# Question Atmospheric pressure

1. Jul 31, 2008

### JHarris

In Physics classes at college I was taught that atmospheric pressure is due to the weight of the air above a body. I understand this and all related equations and concepts.

But just the other day I was reading up on gas laws in a chemistry book. In that book it stated that atmospheric pressure was due to the "kinetic theory of gases". That is atmospheric pressure is caused by the collisions of air molecules with objects, exerting a force (and subsequentially a pressure) on a body. (In the same way that gas exerts pressure on the walls of a propane container). Clearly this contradicts what I was taught at college.

The question is "What acctually is the cause of atmospheric pressure ... weight of air or kinetic theory?"

Also if kinetic theory is not the cause of atmospheric pressure how does it apply to gas in a container and why does it apply only to contained gas and not gas in the atmosphere?

Jonny.

2. Jul 31, 2008

### uart

No, it doesn't contradict what you were taught, it's just a different way of representing the same thing. One explaination is in terms of bulk fluid properites and the other is in terms of a molecular model but they are both correct.

In terms of the molecular model there is a very slight downward component of the random molecular motion due to gravity, which will result in a higher density at lower elevations. But this increased density means more molecular collisions per unit area and hence more pressure. Ultimately however the origin of this increased pressure is still good ol' mass and gravity.

Last edited: Jul 31, 2008
3. Jul 31, 2008

### JHarris

Thank you uart thats cleared things up a lot.

4. Aug 1, 2008

### JHarris

Acctually when I look back at this now I'm a bit confused.

I understand that in the "molecular" explanation that gravity is the driving force, making air closer to the ground denser making air pressure greater etc.

The problem is that I don't see how these are two ways of representing the same thing. But how can dynamic molecular collisions represent the same force as a static weight acting on a planar surface?

From what I understand It must be one explanation or the other? Or am I missing something?

5. Aug 1, 2008

### uart

The molecular collisions are are mechanism by which the weight is transferred.

The connection between a macroscopic model of a system and it's corresponding microscopic model is not always something that's straight forward. However just because you can't see the connection is not a good reason for concluding that only one or the other could possibly be true.

For example one of the first things I ever learnt about electricity was Ohms Law $I = V/R$. Later when learning semiconductor theory I was tuaght that $J = q (n \mu_e + p \mu_h) E$, where J is the current per unit area and E is the voltage per unit length (and n is the volumetric free electron density. p is the volumetric hole density, q is the atomic unit charge and $\mu_e$ and $\mu_h$ are respectively the electron and hole mobility.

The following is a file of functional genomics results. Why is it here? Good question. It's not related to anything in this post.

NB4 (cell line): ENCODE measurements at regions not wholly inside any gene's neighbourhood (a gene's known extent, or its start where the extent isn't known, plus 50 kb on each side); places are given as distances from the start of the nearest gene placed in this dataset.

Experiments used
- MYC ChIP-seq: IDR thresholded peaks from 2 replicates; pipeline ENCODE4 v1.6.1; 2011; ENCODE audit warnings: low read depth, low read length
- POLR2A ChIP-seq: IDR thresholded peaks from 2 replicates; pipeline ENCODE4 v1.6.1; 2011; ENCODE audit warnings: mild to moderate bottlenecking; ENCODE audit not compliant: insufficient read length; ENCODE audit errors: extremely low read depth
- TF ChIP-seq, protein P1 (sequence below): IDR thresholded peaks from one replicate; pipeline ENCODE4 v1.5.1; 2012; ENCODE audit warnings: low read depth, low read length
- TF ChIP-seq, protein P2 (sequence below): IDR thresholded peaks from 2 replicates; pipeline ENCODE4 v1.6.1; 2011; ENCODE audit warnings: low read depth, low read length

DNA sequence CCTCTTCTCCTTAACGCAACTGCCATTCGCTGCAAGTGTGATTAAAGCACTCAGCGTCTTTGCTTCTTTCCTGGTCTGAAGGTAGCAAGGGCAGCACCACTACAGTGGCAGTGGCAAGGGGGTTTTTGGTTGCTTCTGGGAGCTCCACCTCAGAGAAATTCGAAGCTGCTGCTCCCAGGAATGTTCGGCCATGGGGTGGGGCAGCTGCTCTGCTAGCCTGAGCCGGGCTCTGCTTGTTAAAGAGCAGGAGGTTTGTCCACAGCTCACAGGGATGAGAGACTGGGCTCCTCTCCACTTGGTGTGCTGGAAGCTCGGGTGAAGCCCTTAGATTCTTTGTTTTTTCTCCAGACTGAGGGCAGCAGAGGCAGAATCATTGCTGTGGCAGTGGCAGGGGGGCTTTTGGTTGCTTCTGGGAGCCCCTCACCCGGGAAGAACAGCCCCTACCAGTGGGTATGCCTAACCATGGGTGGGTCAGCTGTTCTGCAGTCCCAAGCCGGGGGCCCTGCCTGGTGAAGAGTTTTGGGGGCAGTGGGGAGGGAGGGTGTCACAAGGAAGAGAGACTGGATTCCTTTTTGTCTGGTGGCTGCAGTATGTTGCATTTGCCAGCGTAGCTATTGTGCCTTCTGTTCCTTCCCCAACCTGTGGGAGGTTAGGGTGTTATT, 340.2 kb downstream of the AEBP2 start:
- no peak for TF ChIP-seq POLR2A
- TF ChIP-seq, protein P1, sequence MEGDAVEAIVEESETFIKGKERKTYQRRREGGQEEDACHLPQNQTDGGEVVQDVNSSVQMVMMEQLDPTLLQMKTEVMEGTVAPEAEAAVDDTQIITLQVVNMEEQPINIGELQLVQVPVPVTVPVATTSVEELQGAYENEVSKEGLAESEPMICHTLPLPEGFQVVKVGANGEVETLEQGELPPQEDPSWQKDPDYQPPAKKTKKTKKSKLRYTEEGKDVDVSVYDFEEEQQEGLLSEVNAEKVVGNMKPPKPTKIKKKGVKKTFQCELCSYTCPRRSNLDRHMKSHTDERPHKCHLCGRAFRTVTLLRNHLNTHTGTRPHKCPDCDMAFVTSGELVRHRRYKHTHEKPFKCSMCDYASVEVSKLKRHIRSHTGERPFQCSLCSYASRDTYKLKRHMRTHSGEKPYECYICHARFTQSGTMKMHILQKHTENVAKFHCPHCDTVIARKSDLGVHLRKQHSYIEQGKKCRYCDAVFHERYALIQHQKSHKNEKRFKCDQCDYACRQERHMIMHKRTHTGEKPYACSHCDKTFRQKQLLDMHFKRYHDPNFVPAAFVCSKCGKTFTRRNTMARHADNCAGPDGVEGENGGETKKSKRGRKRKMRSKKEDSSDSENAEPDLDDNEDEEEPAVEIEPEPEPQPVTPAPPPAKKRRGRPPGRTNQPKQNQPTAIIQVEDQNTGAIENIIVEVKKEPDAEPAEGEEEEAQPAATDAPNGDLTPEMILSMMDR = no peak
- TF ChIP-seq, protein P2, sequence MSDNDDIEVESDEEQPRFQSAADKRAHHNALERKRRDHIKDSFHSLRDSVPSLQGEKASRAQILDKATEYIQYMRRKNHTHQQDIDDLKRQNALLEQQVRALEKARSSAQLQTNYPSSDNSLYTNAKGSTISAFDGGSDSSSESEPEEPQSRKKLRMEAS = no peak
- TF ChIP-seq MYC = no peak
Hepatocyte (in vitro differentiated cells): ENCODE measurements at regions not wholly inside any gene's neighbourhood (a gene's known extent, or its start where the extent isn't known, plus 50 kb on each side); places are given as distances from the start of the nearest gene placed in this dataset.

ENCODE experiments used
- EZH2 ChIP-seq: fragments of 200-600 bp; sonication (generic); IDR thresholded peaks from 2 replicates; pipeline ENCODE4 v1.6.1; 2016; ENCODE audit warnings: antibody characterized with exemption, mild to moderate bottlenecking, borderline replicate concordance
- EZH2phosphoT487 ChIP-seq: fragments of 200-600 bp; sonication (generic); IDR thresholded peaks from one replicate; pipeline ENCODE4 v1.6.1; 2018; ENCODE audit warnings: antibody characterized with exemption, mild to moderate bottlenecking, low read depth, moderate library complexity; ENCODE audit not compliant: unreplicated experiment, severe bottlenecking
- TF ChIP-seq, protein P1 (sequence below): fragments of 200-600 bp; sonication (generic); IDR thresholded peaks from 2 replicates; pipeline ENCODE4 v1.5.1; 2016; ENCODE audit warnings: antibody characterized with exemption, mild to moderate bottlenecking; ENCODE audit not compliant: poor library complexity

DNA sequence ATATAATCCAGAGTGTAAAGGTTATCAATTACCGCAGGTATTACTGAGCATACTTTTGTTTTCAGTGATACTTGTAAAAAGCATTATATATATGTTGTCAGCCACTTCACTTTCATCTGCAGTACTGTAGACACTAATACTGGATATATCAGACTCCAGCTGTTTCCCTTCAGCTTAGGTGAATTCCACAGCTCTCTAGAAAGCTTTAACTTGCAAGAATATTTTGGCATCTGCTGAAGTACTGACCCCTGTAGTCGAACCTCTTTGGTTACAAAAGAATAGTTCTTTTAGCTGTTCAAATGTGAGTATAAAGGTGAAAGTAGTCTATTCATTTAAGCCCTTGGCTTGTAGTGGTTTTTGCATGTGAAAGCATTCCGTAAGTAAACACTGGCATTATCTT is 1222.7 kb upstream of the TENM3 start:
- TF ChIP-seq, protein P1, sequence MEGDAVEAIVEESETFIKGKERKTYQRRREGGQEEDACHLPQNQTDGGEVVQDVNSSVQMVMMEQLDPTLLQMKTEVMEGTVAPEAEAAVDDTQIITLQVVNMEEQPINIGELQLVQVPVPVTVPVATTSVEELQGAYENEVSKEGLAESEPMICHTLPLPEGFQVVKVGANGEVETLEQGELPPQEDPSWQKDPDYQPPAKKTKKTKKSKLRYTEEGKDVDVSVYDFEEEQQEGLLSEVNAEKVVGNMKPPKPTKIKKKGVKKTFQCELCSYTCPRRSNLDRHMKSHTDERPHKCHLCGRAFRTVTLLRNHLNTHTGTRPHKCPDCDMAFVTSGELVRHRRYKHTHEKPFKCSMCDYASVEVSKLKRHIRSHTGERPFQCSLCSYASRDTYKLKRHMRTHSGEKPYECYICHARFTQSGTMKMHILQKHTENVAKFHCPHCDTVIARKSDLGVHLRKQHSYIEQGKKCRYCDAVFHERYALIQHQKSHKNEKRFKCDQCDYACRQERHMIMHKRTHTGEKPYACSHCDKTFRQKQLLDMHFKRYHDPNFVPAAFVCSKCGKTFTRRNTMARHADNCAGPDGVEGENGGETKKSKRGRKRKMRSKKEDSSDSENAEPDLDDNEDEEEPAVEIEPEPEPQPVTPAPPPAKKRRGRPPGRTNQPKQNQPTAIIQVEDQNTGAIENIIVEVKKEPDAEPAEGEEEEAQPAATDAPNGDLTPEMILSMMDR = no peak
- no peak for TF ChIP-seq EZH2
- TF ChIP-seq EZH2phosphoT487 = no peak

So those two equation basically relate the same two quantities (V and I) yet they are very different. Does this meant that only one or the other can be true? Certainly not!

6. Aug 1, 2008

### rcgldr

Both are the cause of atmospheric pressure, but ultimately it's the weight (assuming no vertical component of acceleration of the atmosphere). Pressure is force per unit area, and the only source for forces on the atmosphere is the force of gravity pulling the air "downwards" and the surface of the earth pushing the air "upwards". These combined forces compress the air until it's pressure corresponds with it's weight. The force of pressure itself is due to atoms or molecules of a gas or liquid colliding with a container, which in turn causes the atoms or molecules to collide with each other (without a container, gas expands and pressure goes to zero). Force equals mass times acceleration applies here, the collisions result in accelerations of atoms or molecules and the average of all these collisions produces an average force per unit area.

Note that gas in a container is affected by gravity. Within a container, the pressure decreases with "altitude" inside the container, and this vertical pressure differential will create a net downwards force on the container, that is exactly equal to the weight of the gas inside the container. For example, put 80 cubic feet of air in a scuba tank and the tanks weight increases by about 6 pounds, the weight of 80 cubic feet of air (at sea level). The vertical pressure differential is how the air exerts 6 pounds of downwards force on the scuba tank.

7. Aug 3, 2008

### JHarris

Ah I get it now. Thanks once again.

8. Aug 3, 2008

### rcgldr

I forgot to explain that there are two ways to change pressure. One is to change the speed of the atoms or molecules of a gas (absolute temperature), the other is to change the number of atoms or molecules per unit volume (density). To maintain density, either a full container is required, or a partial container combined with a captive force is required. In the case of the atmoshpere, you have a partial container, the earth, and a captive force, gravity.